Young adults inspired to be holy warriors at Calgary’s One Rock festival

02 October 2018

Appears in: Archdiocesan News

Maddie Catling is ready to be a Catholic warrior for the Church.

After attending One Rock 2.0, she felt a new sense of mission for her faith.

“I need to keep going strong. I need to get better at doing my daily prayers so that I can become this Catholic warrior,” said the 18-year-old.

“The Catholic faith is always a struggle. There’s dark periods, there’s times where people are doubting us … and it is our job to stay in the right frame of mind.”

Katherine Szojka

A dark cloud loomed over the youth festival Sept. 29 in the Diocese of Calgary, and it wasn’t just because of the early snowfall. Nearly 600 young adults gathered together with their peers to be “inspired, challenged, and equipped as protagonists of the New Evangelization,” even as the Church weathers the storm of the sex abuse crisis.

As part of the day’s sessions at St. Michael Catholic Community Parish, young people had the opportunity to ask questions of a panel comprised of Edmonton Archbishop Richard Smith, Grouard-McLennan Archbishop Gérard Pettipas and Calgary Bishop William McGrattan.

There were several questions about the sex abuse crisis in the global Church. The bishops suggested that the situation in the Church today is contributing to a larger identity crisis among young people. They said bishops and clergy, now more than ever, must exemplify their fatherly role in the Church and not shy away from truth.

“The bishops there helped give the sense of support because we are supposed to look to the Magisterium of the Church and we do need to look to our leadership and authority,” said Rebekah DeMong, 22.

Calgary’s annual youth festival was revamped this year to focus its ministry on Catholics aged 18 to 35 rather than young families. Diocesan vocations director Father Cristino Bouvette said part of the revamp came from a reflection of the Synod on Young People taking place Oct. 3-28 in Rome.

“We think it is very important to have in the life of our diocese because it shows an investment in this demographic,” he said. “The diocese wants to make sure that there is a sign that we are trying our best to reach out to that demographic through something that is customized just for them.”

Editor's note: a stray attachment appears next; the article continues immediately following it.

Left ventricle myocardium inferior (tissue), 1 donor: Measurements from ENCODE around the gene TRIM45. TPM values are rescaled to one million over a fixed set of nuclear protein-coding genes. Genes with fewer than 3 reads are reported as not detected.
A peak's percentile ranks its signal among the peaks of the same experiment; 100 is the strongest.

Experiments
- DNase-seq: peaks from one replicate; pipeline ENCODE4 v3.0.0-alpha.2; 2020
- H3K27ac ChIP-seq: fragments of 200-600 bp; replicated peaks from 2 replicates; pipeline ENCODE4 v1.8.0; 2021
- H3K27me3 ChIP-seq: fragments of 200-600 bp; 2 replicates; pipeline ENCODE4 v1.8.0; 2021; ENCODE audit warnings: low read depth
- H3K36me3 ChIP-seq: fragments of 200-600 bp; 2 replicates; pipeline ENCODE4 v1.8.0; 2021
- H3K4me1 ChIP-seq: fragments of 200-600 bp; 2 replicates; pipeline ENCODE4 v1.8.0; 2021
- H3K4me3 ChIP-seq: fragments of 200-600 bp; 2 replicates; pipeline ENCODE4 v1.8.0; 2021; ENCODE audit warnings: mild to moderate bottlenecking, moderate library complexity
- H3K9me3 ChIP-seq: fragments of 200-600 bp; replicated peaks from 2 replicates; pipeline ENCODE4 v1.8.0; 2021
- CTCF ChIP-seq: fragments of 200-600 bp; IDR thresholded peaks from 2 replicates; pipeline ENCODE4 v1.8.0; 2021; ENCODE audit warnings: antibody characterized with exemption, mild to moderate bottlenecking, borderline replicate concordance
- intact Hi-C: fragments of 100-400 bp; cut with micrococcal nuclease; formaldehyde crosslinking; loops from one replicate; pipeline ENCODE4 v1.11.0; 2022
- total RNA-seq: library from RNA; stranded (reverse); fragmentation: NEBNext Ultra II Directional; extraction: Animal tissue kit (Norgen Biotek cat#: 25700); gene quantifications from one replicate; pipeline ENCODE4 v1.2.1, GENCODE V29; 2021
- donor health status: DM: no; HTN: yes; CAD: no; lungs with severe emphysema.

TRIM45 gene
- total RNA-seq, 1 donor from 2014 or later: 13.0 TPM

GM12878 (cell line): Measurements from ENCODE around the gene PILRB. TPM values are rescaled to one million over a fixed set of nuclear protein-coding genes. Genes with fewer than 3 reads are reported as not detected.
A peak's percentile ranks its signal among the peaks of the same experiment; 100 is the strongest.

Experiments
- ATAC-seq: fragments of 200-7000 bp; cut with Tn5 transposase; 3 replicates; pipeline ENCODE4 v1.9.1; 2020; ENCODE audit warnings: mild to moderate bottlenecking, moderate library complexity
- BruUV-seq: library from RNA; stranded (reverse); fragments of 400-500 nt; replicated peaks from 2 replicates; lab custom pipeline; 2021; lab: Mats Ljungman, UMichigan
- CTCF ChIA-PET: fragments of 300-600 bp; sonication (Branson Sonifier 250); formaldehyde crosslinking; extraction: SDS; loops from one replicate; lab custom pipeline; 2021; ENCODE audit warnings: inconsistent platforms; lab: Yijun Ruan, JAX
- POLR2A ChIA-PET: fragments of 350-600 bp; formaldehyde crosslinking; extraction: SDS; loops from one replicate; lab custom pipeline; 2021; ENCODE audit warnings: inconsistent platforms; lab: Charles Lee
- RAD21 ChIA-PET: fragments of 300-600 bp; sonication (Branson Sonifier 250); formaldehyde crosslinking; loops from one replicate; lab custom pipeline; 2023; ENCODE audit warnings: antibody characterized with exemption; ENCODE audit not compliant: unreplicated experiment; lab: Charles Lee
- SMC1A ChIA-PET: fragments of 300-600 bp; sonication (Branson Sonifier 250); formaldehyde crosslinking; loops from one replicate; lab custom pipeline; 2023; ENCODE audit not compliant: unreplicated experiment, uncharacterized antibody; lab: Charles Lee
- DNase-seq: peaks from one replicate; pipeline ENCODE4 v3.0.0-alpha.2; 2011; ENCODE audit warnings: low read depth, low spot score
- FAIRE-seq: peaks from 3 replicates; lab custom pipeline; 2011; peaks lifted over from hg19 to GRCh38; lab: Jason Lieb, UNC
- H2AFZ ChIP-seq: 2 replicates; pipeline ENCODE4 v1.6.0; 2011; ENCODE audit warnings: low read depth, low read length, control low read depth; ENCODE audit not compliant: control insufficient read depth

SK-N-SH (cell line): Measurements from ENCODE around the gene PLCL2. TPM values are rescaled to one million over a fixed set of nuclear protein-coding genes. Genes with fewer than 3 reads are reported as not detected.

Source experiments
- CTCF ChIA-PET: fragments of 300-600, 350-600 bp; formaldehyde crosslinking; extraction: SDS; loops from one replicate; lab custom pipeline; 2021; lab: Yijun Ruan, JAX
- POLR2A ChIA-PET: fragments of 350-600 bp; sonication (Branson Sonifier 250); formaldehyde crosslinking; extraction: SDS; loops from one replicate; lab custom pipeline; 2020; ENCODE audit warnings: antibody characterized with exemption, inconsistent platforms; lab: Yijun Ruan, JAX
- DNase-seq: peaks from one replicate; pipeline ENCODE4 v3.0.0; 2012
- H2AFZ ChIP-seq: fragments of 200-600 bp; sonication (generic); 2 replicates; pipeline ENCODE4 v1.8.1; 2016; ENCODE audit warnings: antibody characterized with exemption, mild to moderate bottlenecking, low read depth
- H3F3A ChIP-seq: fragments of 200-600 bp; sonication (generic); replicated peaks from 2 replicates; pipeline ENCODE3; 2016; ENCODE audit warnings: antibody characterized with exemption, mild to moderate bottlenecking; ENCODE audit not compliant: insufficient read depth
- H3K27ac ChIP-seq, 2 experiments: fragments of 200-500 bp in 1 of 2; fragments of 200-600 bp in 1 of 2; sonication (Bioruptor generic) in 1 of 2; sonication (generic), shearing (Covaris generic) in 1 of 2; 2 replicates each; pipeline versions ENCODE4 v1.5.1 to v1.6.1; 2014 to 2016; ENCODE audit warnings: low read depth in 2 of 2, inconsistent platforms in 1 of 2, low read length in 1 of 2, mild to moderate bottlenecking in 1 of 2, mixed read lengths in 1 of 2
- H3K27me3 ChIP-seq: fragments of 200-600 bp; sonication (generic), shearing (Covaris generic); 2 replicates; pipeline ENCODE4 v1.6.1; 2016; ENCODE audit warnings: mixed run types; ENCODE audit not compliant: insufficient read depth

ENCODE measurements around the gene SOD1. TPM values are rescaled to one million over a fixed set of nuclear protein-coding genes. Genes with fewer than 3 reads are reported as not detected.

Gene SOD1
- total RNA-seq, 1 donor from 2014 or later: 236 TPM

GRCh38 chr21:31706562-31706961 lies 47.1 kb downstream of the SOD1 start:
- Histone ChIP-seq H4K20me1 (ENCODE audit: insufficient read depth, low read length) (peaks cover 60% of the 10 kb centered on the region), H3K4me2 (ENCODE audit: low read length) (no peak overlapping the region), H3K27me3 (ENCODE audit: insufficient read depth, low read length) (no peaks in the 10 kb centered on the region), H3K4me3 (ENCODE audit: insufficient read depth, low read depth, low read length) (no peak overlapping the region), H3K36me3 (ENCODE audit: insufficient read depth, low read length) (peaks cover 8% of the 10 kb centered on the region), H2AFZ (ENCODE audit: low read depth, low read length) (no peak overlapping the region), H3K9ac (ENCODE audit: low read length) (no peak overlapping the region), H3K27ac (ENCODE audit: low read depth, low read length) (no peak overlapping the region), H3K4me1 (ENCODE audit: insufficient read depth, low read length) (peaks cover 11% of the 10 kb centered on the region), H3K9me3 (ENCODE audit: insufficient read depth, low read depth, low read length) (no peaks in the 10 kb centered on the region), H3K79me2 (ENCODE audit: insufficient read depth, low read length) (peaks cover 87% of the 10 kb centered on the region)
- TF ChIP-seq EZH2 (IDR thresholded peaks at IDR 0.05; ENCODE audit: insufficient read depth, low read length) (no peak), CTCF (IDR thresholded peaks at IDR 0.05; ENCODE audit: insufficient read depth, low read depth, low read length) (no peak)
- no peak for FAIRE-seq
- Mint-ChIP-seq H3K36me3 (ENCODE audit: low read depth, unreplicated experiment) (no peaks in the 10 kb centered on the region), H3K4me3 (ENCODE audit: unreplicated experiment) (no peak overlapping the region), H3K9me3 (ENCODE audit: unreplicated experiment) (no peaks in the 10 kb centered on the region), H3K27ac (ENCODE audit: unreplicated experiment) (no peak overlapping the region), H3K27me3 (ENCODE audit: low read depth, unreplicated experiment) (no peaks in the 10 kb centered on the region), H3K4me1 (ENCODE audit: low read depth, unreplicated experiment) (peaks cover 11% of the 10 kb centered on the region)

The event started Sept. 28 with a social program and beer tasting at the Sheraton hotel. The next day’s program included keynote speeches from Lizzie Reezay, Brian Holdsworth and Patrick Coffin, as well as a live band. The session with the Alberta bishops was followed by Mass.

“There’s a lot of important stuff we need to know about as far as what’s going on in the Church and stuff and how to really respond especially to people who aren’t apart of the Church,” said 17-year-old Teresa Serafini, reflecting on the day’s sessions. “I have a lot of friends that aren’t Catholic.”

Concluding the day, Bouvette announced the diocesan launch of the St. Francis Xavier chaplaincy centre for youth.

“One Rock 2.0 is the first glimpse at that effort. A first taste of the investment of what we intend to make in you. Because of the investment you have already begun to make in Christ,” he said.

– Katherine Szojka, 17, is a Grade 12 student at St. Gabriel Online School in St. Albert and a Youth Speak News columnist. This column was originally published by The Catholic Register.